Washington state held its primary a week ago, but the absentee ballots are still trickling in and being counted. Why does it take so long?
Two reasons. First, Washington has many absentee ballots because it has many absentee voters. Washington regularly leads the nation with the highest proportion of absentee voting in its elections; nearly half of the state's residents who voted in last Tuesday's primary did so with an absentee ballot. (In some Washington counties, a majority of the voters have elected to vote by absentee ballot.) This is because the state has an extraordinarily liberal absentee-voting policy: Any registered voter can write the secretary of state's office and ask to be mailed an absentee ballot for every election thereafter. There is no need to be out of the state or in poor health come Election Day.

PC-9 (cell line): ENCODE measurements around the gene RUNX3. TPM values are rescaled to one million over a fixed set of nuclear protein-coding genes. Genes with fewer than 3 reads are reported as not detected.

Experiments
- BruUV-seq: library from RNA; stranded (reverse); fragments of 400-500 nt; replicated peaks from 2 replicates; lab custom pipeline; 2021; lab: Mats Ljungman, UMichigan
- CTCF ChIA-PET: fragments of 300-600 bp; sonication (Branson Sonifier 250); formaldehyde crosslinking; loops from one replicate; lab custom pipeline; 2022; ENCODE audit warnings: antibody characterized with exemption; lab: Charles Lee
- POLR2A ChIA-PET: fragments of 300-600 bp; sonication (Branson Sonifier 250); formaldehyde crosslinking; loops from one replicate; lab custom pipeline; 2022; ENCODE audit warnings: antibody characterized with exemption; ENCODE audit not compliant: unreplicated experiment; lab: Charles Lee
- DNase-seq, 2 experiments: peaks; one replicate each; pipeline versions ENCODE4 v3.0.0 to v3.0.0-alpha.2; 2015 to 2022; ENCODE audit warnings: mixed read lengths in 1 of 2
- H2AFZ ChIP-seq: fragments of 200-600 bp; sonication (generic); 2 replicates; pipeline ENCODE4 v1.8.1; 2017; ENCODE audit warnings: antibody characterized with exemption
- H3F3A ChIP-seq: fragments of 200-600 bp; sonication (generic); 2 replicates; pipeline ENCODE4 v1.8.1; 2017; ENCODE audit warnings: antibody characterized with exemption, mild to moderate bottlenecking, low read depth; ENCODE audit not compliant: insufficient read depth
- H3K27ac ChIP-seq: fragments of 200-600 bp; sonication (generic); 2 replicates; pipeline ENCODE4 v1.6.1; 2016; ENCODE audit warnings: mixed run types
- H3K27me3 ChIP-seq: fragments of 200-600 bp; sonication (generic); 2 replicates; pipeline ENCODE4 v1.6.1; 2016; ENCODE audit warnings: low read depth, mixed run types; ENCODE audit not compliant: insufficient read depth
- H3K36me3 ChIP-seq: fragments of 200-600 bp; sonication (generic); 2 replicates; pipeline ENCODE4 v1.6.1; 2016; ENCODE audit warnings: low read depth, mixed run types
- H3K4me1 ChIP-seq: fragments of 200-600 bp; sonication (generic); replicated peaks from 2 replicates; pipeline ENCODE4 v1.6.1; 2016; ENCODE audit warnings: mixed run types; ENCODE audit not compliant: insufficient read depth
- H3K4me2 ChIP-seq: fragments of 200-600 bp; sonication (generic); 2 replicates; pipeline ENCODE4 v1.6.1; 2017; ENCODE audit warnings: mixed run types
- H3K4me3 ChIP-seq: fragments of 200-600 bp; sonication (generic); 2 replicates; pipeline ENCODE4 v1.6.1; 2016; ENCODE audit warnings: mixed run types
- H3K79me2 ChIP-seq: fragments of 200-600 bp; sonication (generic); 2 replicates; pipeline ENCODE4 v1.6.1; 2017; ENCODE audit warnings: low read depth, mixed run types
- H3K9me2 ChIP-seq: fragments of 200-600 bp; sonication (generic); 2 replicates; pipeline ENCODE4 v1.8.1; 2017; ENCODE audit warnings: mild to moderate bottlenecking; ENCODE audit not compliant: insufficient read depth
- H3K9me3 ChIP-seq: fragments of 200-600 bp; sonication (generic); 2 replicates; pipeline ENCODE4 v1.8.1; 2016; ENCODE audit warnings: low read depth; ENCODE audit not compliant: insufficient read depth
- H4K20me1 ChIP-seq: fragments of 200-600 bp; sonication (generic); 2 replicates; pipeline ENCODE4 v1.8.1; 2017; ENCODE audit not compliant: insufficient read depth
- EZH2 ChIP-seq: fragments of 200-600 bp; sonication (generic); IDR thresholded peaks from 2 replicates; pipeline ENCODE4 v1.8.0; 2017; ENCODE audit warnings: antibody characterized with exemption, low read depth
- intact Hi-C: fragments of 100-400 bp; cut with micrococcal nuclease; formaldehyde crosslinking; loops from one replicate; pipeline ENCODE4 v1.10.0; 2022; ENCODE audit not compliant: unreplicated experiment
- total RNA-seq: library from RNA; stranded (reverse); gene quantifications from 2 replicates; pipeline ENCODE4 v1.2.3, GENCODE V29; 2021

Second, since Washington law allows absentee voters to submit ballots that are postmarked on the day of the election, officials may receive mailed ballots as much as a week later. The legislature allows this because primaries for statewide offices are often held in September, leaving little time to prepare and distribute ballots before the general election in the fall. Some overseas voters will receive their ballots for the general election just two or three days before Election Day.